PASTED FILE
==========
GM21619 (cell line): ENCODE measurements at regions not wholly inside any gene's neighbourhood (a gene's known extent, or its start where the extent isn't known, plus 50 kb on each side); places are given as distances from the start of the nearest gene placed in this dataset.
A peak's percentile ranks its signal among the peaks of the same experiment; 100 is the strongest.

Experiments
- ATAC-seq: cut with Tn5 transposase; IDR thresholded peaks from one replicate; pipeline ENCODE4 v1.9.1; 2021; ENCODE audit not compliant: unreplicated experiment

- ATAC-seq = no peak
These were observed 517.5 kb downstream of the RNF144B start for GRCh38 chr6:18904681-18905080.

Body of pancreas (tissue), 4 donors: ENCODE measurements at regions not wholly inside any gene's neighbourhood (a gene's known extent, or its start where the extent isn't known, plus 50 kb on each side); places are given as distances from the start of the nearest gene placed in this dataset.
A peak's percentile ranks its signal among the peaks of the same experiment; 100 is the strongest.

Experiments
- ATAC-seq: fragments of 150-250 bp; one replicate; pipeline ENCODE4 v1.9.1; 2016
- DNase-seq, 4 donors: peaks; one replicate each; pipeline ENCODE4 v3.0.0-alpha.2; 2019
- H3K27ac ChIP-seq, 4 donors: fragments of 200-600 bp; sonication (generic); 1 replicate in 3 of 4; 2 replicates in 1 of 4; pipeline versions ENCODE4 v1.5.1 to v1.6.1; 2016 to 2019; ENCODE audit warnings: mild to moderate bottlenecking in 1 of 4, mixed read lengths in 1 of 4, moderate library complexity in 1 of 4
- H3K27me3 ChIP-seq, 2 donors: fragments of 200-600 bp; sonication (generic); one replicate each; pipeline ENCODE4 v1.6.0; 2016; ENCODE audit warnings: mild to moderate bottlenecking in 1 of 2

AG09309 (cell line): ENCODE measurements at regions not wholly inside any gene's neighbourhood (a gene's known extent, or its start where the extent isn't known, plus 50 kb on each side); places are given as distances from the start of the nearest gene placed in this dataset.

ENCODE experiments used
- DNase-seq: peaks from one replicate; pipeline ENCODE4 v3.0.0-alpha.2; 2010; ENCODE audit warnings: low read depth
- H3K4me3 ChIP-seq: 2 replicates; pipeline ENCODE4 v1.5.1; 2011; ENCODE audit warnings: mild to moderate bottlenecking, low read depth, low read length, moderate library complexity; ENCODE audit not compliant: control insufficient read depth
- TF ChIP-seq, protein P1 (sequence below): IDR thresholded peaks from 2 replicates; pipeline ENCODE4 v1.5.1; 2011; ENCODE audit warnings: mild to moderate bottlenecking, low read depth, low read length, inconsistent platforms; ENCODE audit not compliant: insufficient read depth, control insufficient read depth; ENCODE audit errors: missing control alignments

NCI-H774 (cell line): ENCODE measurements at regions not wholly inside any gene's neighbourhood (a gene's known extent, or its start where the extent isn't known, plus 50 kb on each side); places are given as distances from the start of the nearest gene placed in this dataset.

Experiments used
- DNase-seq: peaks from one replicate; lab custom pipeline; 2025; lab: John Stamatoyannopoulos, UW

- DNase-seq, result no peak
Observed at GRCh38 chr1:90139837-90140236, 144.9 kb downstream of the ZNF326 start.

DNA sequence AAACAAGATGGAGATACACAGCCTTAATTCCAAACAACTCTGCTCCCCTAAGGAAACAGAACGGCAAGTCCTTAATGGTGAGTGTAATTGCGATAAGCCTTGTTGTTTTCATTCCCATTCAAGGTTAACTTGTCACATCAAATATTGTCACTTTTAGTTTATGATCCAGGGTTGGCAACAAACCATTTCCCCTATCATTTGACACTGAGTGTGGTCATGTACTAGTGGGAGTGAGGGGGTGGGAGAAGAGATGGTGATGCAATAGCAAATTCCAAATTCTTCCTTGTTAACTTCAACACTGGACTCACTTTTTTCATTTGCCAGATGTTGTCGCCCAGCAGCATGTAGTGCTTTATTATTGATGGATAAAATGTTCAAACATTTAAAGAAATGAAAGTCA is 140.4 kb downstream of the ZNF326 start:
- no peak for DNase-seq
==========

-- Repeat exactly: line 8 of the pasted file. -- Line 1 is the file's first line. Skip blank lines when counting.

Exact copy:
A peak's percentile ranks its signal among the peaks of the same experiment; 100 is the strongest.